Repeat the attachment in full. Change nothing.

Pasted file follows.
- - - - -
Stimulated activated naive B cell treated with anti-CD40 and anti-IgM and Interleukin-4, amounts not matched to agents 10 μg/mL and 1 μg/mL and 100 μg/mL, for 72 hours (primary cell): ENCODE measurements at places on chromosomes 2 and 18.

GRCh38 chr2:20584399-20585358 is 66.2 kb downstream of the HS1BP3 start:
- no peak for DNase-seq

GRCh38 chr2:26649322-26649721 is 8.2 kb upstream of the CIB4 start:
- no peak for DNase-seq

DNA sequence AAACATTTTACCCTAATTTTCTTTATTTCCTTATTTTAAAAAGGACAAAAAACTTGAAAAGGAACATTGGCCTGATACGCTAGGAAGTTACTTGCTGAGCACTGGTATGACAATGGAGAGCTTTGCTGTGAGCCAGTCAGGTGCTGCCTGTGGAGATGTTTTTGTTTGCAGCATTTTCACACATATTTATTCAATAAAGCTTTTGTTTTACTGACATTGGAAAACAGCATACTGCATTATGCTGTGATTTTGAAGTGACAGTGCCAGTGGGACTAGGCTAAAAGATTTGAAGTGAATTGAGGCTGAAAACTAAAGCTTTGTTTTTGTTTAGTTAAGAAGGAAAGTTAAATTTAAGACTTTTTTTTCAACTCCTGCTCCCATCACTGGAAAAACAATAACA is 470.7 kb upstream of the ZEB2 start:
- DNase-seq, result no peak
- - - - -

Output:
Stimulated activated naive B cell treated with anti-CD40 and anti-IgM and Interleukin-4, amounts not matched to agents 10 μg/mL and 1 μg/mL and 100 μg/mL, for 72 hours (primary cell): ENCODE measurements at places on chromosomes 2 and 18.

GRCh38 chr2:20584399-20585358 is 66.2 kb downstream of the HS1BP3 start:
- no peak for DNase-seq

GRCh38 chr2:26649322-26649721 is 8.2 kb upstream of the CIB4 start:
- no peak for DNase-seq

DNA sequence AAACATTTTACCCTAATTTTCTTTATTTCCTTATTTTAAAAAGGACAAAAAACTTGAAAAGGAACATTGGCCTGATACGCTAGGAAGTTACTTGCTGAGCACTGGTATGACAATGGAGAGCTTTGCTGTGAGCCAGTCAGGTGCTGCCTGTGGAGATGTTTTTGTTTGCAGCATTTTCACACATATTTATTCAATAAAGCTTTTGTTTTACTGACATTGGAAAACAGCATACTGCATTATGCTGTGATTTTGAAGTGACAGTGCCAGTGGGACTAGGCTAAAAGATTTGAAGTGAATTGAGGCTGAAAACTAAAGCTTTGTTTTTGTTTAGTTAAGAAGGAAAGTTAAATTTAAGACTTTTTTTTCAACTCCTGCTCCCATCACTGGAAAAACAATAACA is 470.7 kb upstream of the ZEB2 start:
- DNase-seq, result no peak